The way of evaluating the limitation period for insurance claims is given under Article 44(b) of the Limitation Act 1963, which expresses that time is to be determined from ‘the date of the event causing the misfortune, or where the case on the arrangement is denied either part of the way or completely, the date of such rebuttal’. The recommended limitation period for filing a case in the civil court or mediation is three years, while the limited time frame for documenting a case in the consumer court is two years.

Judicial Interpretation

  1. Janina Construction Company v. The Oriental Insurance Company Limited and Ors. I (2022) CPJ119(SC)

Policy type- Motor Insurance Policy

The insurer repudiated the insured’s claim in toto on the ground that there was a delay in informing the insurance company regarding the theft of the vehicle. The condition in question mandated the insured to give immediate notice to the insurer of the accidental loss/damage but was given by the insured after a lapse of 5 months from the loss. Relying on Gur Shinder Singh v. Shriram General Insurance Co. Ltd. and Anr. 2020 (11) SCC 612, the Supreme Court observed since the FIR was lodged immediately on the next day of the occurrence of theft of the vehicle by the insured and the vehicle could not be traced out, a delay of about five months in informing and lodging the claim with the insurer would not be fatal. The Court held that when the insurer has repudiated the claim only on the ground of delay, and the claim of the insured was not found to be not genuine, the insurer’s repudiation could not be sustained.

  1. Jacob Punnen and Ors. v. United India Insurance Co. Ltd. I (2022) CPJ87(SC)

Policy type- Medical Insurance Policy

The Supreme Court rejected the insurer’s argument that the consumer was under an obligation to inquire about the terms of the policy, and any changes that might have been introduced, in the standard terms. The state of the law as observed was that an insurer was under a duty to disclose any alteration in the terms of the contract of insurance, at the formation stage or as in this case, at the stage of renewal. The insurer cannot be heard to say that the insured was under an obligation to satisfy itself, if a new term had been introduced. In the facts of the case, the Court observed that medical or health insurance cover becomes crucial with advancing age; the policy holder is more likely to need cover; therefore, if there are freshly introduced limitations of liability, the insured may, if advised properly, and in a position to afford it, seek greater coverage, or seek a different kind of policy. Further, most policies – health and medical insurance policies being no exception, are in standard form. One who seeks coverage of a life policy/a personal risk, such as accident or health policy has little choice but to accept the offer of certain standard term contracts. Therefore, relying on the IRDA (Health Insurance) Regulations, 2016, the Court observed that it is the insurer’s obligation to inform every policy holder, about any important changes that would affect her or his choice of product.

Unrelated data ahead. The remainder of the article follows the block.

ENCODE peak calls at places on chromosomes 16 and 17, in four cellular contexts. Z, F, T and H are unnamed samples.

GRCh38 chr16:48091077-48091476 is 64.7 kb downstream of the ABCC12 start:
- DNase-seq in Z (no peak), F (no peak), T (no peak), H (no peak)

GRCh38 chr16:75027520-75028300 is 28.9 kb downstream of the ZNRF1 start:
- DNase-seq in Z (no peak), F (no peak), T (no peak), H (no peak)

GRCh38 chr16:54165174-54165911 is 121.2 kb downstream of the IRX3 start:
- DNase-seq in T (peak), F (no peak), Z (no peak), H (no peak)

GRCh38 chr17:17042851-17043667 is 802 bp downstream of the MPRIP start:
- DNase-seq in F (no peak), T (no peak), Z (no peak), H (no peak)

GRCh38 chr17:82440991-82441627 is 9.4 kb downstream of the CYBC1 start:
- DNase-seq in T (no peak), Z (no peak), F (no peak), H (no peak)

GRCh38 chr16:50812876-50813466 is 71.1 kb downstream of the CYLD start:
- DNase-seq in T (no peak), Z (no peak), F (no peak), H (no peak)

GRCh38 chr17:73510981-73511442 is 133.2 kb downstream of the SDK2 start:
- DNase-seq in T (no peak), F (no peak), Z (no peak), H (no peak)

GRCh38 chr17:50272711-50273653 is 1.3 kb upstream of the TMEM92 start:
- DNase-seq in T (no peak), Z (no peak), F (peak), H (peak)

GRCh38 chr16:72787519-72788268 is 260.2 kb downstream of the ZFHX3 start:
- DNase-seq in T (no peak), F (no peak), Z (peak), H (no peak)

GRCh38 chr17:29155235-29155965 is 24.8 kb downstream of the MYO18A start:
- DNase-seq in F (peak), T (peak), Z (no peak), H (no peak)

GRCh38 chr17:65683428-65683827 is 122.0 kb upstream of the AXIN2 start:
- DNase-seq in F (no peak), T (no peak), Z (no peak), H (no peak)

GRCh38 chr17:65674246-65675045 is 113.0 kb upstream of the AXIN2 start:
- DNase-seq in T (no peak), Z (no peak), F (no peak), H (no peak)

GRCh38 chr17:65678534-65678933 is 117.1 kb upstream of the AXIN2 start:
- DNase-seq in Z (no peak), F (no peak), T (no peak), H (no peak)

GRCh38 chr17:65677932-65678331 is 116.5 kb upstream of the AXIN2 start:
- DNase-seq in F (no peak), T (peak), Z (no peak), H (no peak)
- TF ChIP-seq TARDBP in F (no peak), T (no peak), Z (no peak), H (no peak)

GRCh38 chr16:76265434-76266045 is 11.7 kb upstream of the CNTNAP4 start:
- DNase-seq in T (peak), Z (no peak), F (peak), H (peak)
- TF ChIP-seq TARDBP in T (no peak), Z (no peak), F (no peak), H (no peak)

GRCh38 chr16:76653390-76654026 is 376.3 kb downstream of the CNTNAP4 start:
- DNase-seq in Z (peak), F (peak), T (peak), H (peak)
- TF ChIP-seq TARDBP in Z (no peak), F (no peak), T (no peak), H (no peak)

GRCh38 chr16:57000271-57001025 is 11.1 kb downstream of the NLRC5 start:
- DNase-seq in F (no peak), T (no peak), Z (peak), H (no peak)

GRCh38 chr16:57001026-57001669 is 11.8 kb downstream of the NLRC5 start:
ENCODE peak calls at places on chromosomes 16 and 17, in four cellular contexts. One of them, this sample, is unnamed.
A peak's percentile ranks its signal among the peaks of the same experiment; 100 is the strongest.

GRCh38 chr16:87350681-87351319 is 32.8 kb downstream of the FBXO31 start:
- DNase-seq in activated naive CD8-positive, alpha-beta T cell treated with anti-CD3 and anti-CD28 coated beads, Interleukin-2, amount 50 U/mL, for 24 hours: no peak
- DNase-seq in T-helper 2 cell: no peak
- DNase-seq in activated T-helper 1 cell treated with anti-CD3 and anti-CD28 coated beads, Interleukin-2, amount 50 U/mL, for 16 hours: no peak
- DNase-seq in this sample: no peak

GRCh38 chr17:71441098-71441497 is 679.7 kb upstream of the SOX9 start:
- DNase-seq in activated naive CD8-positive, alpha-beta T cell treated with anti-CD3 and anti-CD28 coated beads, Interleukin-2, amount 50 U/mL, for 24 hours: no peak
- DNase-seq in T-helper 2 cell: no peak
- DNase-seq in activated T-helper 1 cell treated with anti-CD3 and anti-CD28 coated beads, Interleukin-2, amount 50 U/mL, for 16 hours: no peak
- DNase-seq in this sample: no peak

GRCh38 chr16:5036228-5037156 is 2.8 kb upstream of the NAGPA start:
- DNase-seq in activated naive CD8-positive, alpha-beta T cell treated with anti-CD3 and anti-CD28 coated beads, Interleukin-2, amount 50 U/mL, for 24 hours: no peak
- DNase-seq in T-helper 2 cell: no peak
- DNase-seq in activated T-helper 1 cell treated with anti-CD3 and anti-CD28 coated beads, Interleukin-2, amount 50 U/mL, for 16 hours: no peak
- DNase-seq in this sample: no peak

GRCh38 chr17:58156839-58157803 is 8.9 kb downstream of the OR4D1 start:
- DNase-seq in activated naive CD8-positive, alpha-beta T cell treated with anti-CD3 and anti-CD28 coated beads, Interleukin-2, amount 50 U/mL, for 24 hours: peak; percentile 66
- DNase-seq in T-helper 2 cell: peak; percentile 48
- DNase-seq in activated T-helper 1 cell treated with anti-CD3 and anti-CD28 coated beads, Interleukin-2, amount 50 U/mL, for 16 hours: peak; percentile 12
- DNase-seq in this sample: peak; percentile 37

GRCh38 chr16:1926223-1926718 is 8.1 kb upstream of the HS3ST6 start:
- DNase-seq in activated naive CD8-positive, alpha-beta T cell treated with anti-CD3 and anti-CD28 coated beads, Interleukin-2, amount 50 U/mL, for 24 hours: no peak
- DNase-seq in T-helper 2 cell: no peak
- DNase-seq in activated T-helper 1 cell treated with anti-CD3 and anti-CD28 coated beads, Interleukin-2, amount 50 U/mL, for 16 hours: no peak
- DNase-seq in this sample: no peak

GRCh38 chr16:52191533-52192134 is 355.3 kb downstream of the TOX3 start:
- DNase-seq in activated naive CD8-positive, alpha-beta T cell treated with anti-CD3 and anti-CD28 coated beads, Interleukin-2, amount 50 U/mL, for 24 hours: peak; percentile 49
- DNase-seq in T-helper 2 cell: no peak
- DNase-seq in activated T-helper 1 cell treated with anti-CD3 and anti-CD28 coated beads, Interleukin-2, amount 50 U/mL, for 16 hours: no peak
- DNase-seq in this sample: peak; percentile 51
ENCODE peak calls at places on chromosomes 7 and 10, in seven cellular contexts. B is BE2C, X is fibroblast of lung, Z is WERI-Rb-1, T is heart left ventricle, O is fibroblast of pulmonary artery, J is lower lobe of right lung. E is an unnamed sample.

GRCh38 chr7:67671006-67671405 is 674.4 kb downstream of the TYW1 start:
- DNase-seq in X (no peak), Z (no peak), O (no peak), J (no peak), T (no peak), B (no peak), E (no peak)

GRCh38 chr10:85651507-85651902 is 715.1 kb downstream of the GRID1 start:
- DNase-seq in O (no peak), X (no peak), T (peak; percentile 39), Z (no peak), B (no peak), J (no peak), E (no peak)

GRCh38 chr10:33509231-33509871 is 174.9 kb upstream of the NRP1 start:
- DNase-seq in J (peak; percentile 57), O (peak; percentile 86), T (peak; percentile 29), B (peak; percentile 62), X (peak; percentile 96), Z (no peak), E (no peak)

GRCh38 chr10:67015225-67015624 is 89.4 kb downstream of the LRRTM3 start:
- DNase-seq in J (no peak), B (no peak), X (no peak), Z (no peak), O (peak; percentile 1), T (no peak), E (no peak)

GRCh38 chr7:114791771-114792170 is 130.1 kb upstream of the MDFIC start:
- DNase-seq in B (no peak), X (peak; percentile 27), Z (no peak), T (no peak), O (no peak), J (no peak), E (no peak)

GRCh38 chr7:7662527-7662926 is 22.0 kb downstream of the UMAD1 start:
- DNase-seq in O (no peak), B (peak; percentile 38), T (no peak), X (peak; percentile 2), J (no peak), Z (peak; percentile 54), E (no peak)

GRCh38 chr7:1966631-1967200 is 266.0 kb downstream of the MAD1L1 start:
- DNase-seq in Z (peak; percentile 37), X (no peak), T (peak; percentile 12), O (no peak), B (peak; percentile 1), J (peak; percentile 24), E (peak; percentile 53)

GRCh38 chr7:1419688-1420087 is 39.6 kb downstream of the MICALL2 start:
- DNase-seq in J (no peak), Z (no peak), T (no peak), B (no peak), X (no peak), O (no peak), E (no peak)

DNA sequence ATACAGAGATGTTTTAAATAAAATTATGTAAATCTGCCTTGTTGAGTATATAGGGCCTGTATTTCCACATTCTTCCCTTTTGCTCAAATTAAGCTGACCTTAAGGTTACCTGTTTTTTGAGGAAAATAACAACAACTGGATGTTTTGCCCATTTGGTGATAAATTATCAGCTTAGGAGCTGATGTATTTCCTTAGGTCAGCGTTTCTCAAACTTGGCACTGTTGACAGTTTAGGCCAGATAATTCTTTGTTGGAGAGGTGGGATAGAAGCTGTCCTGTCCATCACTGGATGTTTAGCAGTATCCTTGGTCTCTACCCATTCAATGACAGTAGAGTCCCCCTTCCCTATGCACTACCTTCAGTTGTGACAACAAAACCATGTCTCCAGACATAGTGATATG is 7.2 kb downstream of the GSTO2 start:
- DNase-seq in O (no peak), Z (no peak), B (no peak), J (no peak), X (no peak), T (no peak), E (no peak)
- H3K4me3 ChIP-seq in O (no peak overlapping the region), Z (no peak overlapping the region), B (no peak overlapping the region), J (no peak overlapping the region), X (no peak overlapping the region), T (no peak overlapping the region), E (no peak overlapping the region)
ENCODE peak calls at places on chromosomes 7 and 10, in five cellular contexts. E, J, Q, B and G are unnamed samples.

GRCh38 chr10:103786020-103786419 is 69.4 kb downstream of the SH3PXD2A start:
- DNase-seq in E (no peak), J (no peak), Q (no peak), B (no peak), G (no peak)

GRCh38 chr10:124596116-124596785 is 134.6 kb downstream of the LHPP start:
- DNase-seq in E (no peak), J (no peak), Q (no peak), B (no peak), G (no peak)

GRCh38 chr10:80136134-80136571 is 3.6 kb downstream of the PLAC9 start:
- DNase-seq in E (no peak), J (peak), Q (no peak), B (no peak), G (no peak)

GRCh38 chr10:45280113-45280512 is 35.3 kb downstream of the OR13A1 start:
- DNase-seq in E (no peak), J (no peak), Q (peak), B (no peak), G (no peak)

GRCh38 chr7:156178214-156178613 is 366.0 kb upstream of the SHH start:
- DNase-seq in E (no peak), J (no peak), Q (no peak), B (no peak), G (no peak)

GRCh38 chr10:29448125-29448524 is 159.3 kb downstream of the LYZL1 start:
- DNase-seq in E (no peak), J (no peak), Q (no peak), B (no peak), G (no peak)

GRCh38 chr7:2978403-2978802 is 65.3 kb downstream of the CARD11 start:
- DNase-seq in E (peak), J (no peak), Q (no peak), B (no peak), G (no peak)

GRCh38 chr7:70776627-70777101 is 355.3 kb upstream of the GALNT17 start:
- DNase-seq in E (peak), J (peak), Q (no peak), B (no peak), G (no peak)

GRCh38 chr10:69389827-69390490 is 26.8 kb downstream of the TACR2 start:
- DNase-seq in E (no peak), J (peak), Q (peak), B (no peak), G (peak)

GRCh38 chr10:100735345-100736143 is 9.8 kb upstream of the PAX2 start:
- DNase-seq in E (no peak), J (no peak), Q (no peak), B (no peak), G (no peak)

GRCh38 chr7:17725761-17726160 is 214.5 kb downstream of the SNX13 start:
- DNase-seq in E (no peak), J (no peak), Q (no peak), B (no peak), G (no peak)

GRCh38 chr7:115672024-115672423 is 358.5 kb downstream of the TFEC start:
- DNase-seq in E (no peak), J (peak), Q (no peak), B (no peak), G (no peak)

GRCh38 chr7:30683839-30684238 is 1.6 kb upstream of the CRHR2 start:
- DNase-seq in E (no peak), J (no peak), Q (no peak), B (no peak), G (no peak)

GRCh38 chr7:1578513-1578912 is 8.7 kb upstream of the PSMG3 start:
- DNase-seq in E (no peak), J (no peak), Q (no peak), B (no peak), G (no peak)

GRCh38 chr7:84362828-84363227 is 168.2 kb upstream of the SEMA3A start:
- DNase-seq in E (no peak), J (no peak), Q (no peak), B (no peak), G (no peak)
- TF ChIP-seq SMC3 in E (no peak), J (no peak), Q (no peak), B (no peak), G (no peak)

3.Khatema Fibers Ltd. v. New India Assurance Company Ltd. and Ors. IV (2021) CPJ1(SC)

Policy type- Standard Fire and Special Perils

In the instant case, the Supreme Court observed that in cases where the insurance company admitted the insured’s claim, to the extent of the loss as assessed by the surveyor, the jurisdiction of the special forum constituted under the Consumer Protection Act, 1986 is limited. To establish deficiency, the insured should be able to establish, that the surveyor did not comply with the code of conduct in respect of his duties, responsibilities and other professional requirements as specified by the Regulations made under the Insurance Act, 1938. The Court finally held that a Consumer Forum which is primarily concerned with an allegation of deficiency in service cannot subject the surveyor’s report to forensic examination of its anatomy. Once it is found that there was no inadequacy in the quality, nature and manner of performance of the duties and responsibilities of the surveyor, in a manner prescribed by the Regulations as to their code of conduct and once it is found that the report is not based on ad hocism or vitiated by arbitrariness, then the jurisdiction of the Consumer Forum to go further would stop.

4.Reliance Life Insurance v. Rekhaben Nareshbhai Rathod – Supreme Court litigation.

This case was about a basic principle of insurance law: if the insured does not reveal important information when signing an insurance contract, the insurer can reject policy claims.


In the complex landscape of insurance, disputes are an unfortunate but inevitable reality. These disagreements can arise from various sources, including coverage denials, claim delays, disputes over policy interpretation, and disagreements regarding the extent of damages. When these conflicts emerge, policyholders often find themselves in a vulnerable position, grappling with financial strain, emotional stress, and uncertainty about their rights and recourse. Fortunately, the legal system provides avenues for resolution in the event of insurance disputes, offering a range of remedies designed to protect policyholders and ensure fair treatment. These remedies serve as crucial safeguards, balancing the interests of insurers and insured parties while upholding the principles of justice and accountability. One of the primary legal remedies available to policyholders facing insurance disputes is litigation. Through civil lawsuits, aggrieved parties can seek judicial intervention to enforce the terms of their insurance policies, challenge wrongful denials or delays, and pursue compensation for damages incurred. Litigation offers a formalized process for presenting evidence, arguing legal interpretations, and obtaining a binding resolution from a court of law. While litigation can be time-consuming, costly, and emotionally draining, it remains a potent tool for holding insurers accountable and securing just outcomes. Alternative dispute resolution mechanisms also play a Crucial role in resolving insurance disputes outside of traditional courtroom proceedings. Mediation, arbitration, and negotiation offer policyholders and insurers the opportunity to engage in constructive dialogue, facilitated by neutral third parties, with the goal of reaching mutually acceptable settlements. These approaches can offer advantages such as faster resolution times, reduced expenses, and greater flexibility in crafting creative solutions tailored to the specific circumstances of each case. The legal landscape offers a diverse array of remedies for policyholders grappling with insurance disputes. From litigation and alternative dispute resolution to regulatory oversight and contractual mechanisms, these remedies serve as essential safeguards, ensuring that insured parties have access to fair treatment, timely resolution, and meaningful recourse when conflicts arise. By understanding their rights and options under the law, policyholders can navigate insurance disputes with confidence, secure in the knowledge that the legal system stands ready to uphold their interests and enforce accountability within the insurance industry.